Former President Barack Obama is calling on the Senate to “do the right thing” and pass voting rights legislation, backing President Joe Biden’s push to change Senate filibuster rules to do so.
In his first opinion piece since leaving the White House, the former president, 60, expressed the urgency in sitting president Joe Biden bypassing the filibuster and passing key legislation in the Senate to defend voting rights.
Obama shared a link to the op-ed — published on USA Today — on Instagram Wednesday and wrote, “Now is the time for the U.S. Senate to do the right thing and call a vote on crucial voting rights legislation. Future generations are counting on us to protect our democracy.”
“That’s why I fully support @POTUS’s call to modify Senate rules as necessary to make sure pending voting rights legislation gets called for a vote,” he added. “And every American who cares about the survival of our most cherished institutions should support the President’s call as well.”
In the editorial, Obama went on to underscore the importance of the right to vote, referencing the armed insurrection of Jan. 6, 2021.
“While the American people turned out to vote at the highest rate in a century in the last presidential election, members of one of our two major political parties — spurred on by the then-sitting president — denied the results of that election and spun conspiracy theories that drove a violent mob to attack our Capitol,” he wrote.
He also mentioned the ongoing efforts to reduce and restrict voting freedoms, writing that “state legislators in 49 states have introduced more than 400 bills designed to suppress votes. Some of these bills we’ve seen before: legislation that would discourage voters, including racial minorities, low-income voters and young people from casting a ballot.”
He continued, “Others aim to treat certain polling locations differently, creating one set of rules for voters living in cities and another set for people living in more conservative, rural areas.”
The 44th U.S. president also touched on the tactics being used to weaken voting rights, including “more aggressive attempts to gerrymander congressional districts” and Republican attempts “to assert power over” the ability to certify election results.
“These partisan attempts at voter nullification are unlike anything we’ve seen in modern times, and they represent a profound threat to the basic democratic principle that all votes should be counted fairly and objectively,” Obama wrote.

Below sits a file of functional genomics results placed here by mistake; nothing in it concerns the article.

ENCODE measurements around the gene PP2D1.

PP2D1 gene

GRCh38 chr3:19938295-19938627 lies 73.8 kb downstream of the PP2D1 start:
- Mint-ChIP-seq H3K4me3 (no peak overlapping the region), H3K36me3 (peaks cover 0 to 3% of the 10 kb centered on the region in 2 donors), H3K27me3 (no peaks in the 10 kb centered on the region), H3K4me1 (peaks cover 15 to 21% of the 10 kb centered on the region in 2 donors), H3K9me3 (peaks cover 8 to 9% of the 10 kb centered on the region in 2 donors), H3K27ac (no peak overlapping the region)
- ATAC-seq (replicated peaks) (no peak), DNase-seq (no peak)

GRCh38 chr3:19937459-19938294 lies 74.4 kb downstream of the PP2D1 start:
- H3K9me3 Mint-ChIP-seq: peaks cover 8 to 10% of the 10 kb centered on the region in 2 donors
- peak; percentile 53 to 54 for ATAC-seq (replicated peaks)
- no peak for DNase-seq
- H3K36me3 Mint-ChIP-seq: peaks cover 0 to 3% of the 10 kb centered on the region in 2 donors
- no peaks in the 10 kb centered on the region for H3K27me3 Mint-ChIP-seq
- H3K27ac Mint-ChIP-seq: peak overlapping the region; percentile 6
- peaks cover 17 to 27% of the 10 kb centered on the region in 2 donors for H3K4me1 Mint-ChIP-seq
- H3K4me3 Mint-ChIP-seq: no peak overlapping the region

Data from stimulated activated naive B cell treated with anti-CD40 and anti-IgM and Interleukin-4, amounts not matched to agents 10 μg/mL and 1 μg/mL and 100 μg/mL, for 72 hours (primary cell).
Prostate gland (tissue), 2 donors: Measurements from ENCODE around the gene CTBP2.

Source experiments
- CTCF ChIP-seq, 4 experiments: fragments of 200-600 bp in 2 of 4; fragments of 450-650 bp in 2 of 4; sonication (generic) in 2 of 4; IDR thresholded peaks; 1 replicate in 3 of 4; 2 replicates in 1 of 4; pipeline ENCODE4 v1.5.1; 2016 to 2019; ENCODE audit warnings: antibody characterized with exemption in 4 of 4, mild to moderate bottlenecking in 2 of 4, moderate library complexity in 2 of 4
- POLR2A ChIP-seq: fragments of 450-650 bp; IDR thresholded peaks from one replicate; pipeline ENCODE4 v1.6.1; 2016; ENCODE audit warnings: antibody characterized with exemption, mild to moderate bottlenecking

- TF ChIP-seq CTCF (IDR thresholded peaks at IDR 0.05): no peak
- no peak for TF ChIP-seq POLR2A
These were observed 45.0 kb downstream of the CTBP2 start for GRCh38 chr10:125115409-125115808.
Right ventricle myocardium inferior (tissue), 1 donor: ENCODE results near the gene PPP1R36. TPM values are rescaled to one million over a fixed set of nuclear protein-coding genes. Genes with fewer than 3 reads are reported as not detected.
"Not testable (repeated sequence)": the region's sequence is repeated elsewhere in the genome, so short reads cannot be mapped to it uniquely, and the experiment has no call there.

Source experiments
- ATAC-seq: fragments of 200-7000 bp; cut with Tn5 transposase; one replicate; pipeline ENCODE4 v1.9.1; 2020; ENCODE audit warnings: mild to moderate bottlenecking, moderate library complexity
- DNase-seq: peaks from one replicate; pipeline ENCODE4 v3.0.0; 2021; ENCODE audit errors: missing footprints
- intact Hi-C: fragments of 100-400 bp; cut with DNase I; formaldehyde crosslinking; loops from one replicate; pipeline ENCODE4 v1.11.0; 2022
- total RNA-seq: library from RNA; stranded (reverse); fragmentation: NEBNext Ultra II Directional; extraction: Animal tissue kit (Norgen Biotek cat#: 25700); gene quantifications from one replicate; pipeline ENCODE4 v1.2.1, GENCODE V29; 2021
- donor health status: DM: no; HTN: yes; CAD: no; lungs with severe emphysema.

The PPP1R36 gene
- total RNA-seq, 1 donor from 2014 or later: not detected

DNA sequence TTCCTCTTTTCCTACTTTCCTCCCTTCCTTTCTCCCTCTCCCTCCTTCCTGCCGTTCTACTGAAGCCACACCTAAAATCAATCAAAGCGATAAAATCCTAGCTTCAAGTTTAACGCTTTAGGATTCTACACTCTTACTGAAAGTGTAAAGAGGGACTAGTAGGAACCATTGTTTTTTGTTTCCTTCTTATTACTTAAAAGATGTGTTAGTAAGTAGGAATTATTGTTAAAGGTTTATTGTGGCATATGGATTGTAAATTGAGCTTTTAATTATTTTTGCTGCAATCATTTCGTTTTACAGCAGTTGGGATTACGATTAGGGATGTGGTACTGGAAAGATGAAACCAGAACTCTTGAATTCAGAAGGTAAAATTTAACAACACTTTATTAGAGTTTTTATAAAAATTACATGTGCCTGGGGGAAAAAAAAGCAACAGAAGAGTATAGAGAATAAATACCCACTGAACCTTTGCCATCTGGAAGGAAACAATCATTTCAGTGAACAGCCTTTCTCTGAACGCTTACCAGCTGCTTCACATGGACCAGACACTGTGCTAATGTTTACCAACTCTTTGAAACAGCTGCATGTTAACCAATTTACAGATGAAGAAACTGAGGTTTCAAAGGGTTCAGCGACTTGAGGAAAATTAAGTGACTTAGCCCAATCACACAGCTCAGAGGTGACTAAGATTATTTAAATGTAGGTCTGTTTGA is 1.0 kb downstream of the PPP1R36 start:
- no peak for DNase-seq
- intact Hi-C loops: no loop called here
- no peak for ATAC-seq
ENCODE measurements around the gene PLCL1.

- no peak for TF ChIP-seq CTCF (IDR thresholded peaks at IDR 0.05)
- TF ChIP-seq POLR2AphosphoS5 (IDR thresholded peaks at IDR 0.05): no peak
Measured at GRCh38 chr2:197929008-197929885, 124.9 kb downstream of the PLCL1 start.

He also mentioned how attempts to protect voting rights, in the form of bills proposed by Democratic lawmakers, have been largely rejected or ignored by Republican counterparts: “Almost every Senate Republican who expressed concern about threats to our democracy in the immediate aftermath of the Jan. 6 insurrection has since been cowed into silence or reversed their positions.”
Finally, Obama wrote that the filibuster “has no basis in the Constitution,” going on to explain how it has become “a routine way for the Senate minority to block important progress on issues supported by the majority of voters.”
“But we can’t allow it to be used to block efforts to protect our democracy,” he added. “That’s why I fully support President Joe Biden’s call to modify Senate rules as necessary to make sure pending voting rights legislation gets called for a vote.”
Earlier this week, Biden and Vice President Kamala Harris delivered public remarks on the importance of passing federal voting legislation to create national standards for election management, or reinstating a federal review of changes to state and local election laws.
Such legislation has so far been stymied in Congress because of objections by Republicans, who say the reforms amount to federal intrusion.
Speaking to reporters from Air Force One, Press Secretary Jen Psaki said Atlanta was a significant backdrop for Biden and Harris’ speech, as it is one of 19 states to pass “voter suppression laws attacking the right to vote” in 2020.
Psaki added that Biden would use his remarks on Tuesday to “forcefully advocate for protecting the most bedrock American right: The right to vote and have your voice counted in a free, fair and secure election that is not tainted by partisan manipulation.”
It’s time for something to be done.